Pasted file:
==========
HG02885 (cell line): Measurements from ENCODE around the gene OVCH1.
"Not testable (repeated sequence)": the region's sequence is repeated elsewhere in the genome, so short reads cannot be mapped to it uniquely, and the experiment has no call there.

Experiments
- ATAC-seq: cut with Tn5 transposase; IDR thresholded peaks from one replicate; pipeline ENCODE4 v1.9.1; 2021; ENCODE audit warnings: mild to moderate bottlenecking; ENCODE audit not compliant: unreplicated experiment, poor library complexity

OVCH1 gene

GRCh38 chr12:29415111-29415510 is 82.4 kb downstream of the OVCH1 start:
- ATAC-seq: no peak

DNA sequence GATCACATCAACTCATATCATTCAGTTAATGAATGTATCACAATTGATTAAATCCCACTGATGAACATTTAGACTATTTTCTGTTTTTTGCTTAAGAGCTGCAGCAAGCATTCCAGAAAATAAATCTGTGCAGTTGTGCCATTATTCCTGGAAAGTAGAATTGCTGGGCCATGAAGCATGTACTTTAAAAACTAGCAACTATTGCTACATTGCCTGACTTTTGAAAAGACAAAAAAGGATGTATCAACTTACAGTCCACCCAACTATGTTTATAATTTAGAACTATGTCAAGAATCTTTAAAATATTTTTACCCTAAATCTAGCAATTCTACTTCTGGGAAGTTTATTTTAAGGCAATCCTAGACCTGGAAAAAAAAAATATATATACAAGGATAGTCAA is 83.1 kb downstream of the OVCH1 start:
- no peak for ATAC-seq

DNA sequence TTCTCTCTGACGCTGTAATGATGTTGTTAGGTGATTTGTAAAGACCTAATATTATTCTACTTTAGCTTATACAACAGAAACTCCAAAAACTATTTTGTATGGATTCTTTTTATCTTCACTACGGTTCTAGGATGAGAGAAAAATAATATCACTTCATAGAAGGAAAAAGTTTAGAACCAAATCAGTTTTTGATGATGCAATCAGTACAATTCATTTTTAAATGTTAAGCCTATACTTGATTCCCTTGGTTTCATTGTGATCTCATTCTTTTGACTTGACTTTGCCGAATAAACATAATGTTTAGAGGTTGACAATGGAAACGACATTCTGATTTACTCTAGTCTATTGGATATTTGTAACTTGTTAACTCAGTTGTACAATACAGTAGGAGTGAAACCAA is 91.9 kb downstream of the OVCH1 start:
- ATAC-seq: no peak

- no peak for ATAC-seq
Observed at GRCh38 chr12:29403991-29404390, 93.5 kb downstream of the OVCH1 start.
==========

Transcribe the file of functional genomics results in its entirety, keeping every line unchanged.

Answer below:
HG02885 (cell line): Measurements from ENCODE around the gene OVCH1.
"Not testable (repeated sequence)": the region's sequence is repeated elsewhere in the genome, so short reads cannot be mapped to it uniquely, and the experiment has no call there.

Experiments
- ATAC-seq: cut with Tn5 transposase; IDR thresholded peaks from one replicate; pipeline ENCODE4 v1.9.1; 2021; ENCODE audit warnings: mild to moderate bottlenecking; ENCODE audit not compliant: unreplicated experiment, poor library complexity

OVCH1 gene

GRCh38 chr12:29415111-29415510 is 82.4 kb downstream of the OVCH1 start:
- ATAC-seq: no peak

DNA sequence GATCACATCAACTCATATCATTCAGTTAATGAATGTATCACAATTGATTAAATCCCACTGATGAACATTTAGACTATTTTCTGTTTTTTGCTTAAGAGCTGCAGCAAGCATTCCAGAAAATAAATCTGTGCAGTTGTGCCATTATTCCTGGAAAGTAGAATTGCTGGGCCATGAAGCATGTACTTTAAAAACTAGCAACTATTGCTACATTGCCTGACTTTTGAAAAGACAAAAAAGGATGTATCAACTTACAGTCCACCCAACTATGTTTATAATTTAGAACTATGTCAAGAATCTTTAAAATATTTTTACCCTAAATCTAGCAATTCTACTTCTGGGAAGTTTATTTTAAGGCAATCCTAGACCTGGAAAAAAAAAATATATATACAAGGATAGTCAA is 83.1 kb downstream of the OVCH1 start:
- no peak for ATAC-seq

DNA sequence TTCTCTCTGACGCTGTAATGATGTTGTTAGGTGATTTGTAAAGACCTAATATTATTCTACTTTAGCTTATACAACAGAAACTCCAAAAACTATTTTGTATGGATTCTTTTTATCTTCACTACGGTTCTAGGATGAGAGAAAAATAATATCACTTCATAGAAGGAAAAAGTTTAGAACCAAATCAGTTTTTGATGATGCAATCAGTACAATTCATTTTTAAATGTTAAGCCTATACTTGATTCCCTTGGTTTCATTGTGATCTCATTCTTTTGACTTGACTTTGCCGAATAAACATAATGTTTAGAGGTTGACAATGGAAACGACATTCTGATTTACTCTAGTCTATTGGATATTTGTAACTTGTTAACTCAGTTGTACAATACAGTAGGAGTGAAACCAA is 91.9 kb downstream of the OVCH1 start:
- ATAC-seq: no peak

- no peak for ATAC-seq
Observed at GRCh38 chr12:29403991-29404390, 93.5 kb downstream of the OVCH1 start.